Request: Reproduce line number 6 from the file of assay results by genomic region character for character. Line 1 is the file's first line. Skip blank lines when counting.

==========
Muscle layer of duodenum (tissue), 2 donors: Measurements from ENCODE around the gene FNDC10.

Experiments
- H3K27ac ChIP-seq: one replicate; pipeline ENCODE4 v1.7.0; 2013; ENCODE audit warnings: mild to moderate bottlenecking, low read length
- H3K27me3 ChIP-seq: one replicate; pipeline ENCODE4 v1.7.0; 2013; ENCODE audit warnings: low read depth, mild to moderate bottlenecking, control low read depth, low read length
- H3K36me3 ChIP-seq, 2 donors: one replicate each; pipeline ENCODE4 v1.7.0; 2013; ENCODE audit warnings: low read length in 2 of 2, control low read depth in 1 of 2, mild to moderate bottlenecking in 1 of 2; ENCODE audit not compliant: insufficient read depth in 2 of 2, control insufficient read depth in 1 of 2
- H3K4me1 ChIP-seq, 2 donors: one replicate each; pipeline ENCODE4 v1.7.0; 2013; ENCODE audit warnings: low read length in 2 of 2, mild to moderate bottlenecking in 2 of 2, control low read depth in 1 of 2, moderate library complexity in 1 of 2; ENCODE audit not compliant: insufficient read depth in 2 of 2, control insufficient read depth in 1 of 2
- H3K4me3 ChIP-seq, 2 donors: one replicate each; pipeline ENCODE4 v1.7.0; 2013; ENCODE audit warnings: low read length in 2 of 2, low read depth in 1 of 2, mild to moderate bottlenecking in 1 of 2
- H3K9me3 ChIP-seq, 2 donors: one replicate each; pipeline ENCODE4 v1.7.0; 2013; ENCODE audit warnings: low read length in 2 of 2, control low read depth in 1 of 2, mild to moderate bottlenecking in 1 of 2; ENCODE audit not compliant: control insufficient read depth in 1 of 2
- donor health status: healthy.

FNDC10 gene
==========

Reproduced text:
- H3K4me1 ChIP-seq, 2 donors: one replicate each; pipeline ENCODE4 v1.7.0; 2013; ENCODE audit warnings: low read length in 2 of 2, mild to moderate bottlenecking in 2 of 2, control low read depth in 1 of 2, moderate library complexity in 1 of 2; ENCODE audit not compliant: insufficient read depth in 2 of 2, control insufficient read depth in 1 of 2